The Greatest Songs From Summer Of Love
In 1967, there was a social phenomenon called “Summer of Love” wherein thousands of people migrated to Haight-Ashbury and shaped the Hippie movement. A movement that left a legacy that impacts clothing, music, politics, and more to this day. From pristine pop to magnificent and boundary-pushing recordings, there is a lot of music which can help define the Summer of Love. Take a look at some of them below.
Buffalo Springfield, ‘For What It’s Worth’
A song that became an anthem of sorts. It is basically a song about the 1966 clashes between youth and police officers on the Sunset strip.
The Rolling Stones, ‘Ruby Tuesday’
Ruby Tuesday is a song about a free-spirited girl who changes her mind on a whim and is gone like the wind. Released in 1967, this song became one of many of the band’s number one hit in the United States.
Jimi Hendrix, ‘Purple Haze’
Considerably one of the songs that will bring you the “Summer of love” nostalgic vibes. A song by Hendrix which showcased his unique and inventive guitaring style.
Bee Gees, ‘New York Mining Disaster 1941’
Initially, the song was often mistaken as a new record by The Beatles. A sophisticated pop music which is considerably one of the many great music ever released by the band.
Young Rascals, ‘Groovin’
A mellow-toned music perfect for a lazy hazy day released by the Young Rascals in 1967.
Turtles, ‘Happy Together’
Primarily the most remembered song of the band Turtles. A song that can uplift one’s mood that is why it is often used in TV commercials up to this day.
Music Explosion, ‘Little Bit O’ Soul’
Although the song did not make it in topping the charts in 1967, the song became one of the best records to be known as bubblegum music. Bubblegum is a lightweight, catchy pop music that was a significant commercial force in the late ’60s and early ’70s.
The Doors, ‘Light My Fire’
A three-minute single from The Doors that managed to ride teen-idol stardom and underground paths simultaneously, which is only a few can do.
Jefferson Airplane, ‘Somebody To Love’
This song captured the moment in 1967, both musically and lyrically with the help of Grace Slick.
Mamas and Papas, ‘Creeque Alley’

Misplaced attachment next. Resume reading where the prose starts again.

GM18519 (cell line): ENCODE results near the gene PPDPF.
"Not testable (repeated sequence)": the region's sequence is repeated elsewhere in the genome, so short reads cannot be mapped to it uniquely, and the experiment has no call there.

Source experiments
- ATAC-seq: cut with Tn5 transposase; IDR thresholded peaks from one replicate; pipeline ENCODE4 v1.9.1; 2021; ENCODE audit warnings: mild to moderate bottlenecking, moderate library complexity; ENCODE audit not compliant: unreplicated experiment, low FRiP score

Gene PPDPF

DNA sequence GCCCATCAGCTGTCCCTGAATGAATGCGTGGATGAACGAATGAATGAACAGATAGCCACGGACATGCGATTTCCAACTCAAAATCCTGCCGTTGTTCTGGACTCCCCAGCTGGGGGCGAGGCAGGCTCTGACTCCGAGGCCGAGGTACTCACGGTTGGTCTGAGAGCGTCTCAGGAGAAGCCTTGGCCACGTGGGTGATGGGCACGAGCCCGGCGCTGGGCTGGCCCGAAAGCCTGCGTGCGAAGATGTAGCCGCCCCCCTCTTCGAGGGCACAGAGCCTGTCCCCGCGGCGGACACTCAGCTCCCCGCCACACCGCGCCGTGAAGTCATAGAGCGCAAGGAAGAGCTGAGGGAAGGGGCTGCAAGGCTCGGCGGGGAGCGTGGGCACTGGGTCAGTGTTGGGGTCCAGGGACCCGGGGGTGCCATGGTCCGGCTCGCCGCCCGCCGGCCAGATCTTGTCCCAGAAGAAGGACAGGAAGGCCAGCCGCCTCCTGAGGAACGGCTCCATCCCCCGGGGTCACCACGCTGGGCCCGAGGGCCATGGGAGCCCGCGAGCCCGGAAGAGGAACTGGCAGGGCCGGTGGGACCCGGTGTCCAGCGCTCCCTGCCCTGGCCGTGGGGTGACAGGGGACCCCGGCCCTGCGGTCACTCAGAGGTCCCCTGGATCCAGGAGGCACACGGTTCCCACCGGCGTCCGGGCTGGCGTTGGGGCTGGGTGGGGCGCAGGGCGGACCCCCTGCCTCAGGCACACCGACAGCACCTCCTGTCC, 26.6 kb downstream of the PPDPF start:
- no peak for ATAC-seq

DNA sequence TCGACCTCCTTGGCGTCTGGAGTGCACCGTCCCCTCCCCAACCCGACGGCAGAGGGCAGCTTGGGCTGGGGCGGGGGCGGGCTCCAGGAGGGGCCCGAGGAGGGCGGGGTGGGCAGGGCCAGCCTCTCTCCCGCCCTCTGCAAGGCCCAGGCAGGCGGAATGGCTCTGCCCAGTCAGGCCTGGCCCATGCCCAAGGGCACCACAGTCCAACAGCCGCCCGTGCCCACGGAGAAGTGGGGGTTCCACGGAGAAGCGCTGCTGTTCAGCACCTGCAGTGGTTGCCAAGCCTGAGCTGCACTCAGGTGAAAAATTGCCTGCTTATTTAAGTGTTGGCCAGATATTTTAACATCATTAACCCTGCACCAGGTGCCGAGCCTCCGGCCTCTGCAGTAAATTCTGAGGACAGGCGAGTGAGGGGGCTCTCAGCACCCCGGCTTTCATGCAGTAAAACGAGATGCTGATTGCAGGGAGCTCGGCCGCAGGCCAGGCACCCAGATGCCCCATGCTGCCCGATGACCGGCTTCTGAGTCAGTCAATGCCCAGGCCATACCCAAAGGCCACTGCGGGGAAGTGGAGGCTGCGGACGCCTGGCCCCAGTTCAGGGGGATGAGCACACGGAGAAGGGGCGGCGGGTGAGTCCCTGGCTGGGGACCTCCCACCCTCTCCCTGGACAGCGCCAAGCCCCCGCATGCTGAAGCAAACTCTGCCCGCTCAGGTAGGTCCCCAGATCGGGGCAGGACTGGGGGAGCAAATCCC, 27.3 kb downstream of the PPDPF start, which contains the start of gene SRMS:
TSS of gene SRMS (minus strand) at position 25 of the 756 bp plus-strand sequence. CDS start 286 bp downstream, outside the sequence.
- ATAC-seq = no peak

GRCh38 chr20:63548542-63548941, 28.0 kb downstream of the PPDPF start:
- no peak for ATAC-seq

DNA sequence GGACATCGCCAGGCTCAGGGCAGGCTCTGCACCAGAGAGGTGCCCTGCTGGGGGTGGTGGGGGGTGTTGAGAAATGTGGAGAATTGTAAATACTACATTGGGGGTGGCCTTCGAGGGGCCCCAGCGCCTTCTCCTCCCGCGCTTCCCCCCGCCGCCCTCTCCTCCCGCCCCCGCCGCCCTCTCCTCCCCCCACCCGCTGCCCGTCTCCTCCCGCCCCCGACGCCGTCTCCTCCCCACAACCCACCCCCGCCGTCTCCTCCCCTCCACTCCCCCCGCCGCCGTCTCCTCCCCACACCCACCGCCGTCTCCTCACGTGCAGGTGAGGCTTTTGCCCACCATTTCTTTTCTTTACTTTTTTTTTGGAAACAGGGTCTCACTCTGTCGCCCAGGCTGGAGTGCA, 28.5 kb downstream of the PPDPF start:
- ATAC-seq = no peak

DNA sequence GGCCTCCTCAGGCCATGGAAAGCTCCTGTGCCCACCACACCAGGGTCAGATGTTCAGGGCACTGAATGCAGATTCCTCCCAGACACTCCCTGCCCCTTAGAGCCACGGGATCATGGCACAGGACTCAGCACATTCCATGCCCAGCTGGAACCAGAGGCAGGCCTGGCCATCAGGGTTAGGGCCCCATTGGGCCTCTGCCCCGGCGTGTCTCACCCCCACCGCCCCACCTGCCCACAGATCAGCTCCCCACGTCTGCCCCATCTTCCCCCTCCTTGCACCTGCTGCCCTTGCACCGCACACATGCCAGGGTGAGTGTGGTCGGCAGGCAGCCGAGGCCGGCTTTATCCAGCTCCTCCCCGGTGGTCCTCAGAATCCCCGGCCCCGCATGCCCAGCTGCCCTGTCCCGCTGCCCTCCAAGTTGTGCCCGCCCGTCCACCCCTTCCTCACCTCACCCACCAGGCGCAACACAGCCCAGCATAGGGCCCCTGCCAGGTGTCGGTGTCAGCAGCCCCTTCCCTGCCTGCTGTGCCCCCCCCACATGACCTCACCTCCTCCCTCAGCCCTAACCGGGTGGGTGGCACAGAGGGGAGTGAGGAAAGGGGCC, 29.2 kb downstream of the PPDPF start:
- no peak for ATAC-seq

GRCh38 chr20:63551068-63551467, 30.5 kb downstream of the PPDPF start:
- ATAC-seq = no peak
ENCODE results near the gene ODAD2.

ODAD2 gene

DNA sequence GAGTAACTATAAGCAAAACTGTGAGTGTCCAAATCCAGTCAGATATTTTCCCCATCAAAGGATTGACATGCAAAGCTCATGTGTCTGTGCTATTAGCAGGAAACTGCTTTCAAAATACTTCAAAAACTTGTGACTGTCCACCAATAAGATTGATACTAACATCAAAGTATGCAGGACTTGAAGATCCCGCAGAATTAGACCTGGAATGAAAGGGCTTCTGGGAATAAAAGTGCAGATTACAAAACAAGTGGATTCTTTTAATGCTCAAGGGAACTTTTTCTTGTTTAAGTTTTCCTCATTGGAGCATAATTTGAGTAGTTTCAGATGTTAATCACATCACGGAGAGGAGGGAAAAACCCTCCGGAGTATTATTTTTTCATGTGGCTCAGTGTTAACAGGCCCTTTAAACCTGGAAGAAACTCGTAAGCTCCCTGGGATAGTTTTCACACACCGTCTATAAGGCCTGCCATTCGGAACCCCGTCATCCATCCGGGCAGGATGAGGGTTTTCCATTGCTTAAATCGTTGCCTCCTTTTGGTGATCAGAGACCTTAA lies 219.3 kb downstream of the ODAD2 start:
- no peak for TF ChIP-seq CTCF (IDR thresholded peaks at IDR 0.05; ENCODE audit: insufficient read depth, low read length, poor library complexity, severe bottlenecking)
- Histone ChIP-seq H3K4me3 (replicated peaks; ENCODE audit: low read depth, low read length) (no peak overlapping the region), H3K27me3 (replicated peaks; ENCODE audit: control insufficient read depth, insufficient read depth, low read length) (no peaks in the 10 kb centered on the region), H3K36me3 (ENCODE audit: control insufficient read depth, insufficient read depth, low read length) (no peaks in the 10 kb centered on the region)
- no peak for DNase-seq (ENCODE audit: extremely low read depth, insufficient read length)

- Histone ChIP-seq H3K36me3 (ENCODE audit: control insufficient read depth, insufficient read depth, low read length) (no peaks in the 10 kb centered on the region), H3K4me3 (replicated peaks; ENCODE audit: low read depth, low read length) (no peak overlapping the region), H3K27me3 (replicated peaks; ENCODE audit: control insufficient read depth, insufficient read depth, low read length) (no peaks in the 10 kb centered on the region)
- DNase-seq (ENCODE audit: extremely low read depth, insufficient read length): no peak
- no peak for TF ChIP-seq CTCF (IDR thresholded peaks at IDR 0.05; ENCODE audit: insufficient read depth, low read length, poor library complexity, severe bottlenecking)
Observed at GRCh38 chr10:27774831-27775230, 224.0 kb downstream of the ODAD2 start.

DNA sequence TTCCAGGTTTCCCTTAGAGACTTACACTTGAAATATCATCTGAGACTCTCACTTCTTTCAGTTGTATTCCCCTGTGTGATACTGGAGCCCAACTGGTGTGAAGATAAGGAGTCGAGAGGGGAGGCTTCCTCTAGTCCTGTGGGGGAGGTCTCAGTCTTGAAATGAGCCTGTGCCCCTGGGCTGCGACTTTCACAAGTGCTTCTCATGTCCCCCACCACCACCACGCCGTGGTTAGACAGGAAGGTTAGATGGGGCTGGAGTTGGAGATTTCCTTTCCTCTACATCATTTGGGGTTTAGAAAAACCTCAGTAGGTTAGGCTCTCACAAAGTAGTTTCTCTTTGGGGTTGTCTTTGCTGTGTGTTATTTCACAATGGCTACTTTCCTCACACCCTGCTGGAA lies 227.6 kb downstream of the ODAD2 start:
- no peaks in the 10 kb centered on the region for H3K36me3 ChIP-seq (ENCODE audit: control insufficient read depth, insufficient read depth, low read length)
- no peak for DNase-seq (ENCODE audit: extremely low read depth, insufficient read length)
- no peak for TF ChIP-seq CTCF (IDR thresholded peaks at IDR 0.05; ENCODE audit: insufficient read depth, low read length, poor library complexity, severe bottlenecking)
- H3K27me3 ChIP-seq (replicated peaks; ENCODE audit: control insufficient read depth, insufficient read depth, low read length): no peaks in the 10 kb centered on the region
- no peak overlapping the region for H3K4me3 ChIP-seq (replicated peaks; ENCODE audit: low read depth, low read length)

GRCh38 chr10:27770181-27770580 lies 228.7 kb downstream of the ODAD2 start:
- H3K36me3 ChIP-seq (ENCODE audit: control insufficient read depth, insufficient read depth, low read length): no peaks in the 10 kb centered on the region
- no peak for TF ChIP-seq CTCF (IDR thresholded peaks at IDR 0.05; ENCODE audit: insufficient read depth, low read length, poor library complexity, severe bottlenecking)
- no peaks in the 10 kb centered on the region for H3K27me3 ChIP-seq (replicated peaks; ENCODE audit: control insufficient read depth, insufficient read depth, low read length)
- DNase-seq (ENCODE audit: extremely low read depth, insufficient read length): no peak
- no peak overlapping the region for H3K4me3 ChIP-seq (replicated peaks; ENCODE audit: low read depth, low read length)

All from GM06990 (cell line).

An autobiographical song that Mamas and Papas released. A song that gave them their last appearance in the charts.
Procol Harum, ‘Whiter Shade of Pale’
Procol Harum’s classic stands as one of the truly great singles of all time. The song is basically about being under the influence of coke, and taking another rail to go.
Scott McKenzie, ‘San Francisco’
A song written by John Phillips of the Mamas and Papas, simply tells a possible booming of the youth movement in San Francisco and things you might encounter going there.
Strawberry Alarm Clock, ‘Incense and Peppermints’
A psychedelic bubblegum, complete with some vague, nonsense lyrics – and a cool link to rock history.
The Kinks, ‘Waterloo Sunset’
It painted a beautiful picture about the writer’s perception of the Waterloo sunset as a symbol of tranquility.
Pink Floyd, ‘See Emily Play’
One of the greatest singles ever made by Pink Floyd that is truly artistic and commercial triumph.
Jefferson Airplane, ‘White Rabbit’
A stunning record that still sounds exciting and fresh even decades later. One of the reasons why it remains to be the oddest hit song ever.
The Beatles, ‘All You Need Is Love’
A song that states the summer of love era by The Beatles.
Monkees, ‘Pleasant Valley Sunday’
The Monkees issued a mid-summer single that stated their opinion about the growing suburban lifestyle.
The Beach Boys, ‘Heroes and Villains’
A complex piece of music by Beach Boys that sounded nothing like this piece will be made by anyone, but them.
The Rolling Stones, ‘We Love You’ b/w ‘Dandelion’
A twin track that made a big statement. “We Love You” is a frenzied burst of hard rock, while “Dandelion” is psych-pop of the highest order.
Young Rascals, ‘How Can I Be Sure’
This song is another unique single that was released at the tail end of summer time.
Eric Burdon and the Animals, ‘San Franciscan Nights’
A song inspired by the singer’s love for the San Francisco’s hippie dream.
The Box Tops, ‘The Letter’
Sung by a 16-year-old Alex Chilton, it was a short and sweet record in a span of two-minute record.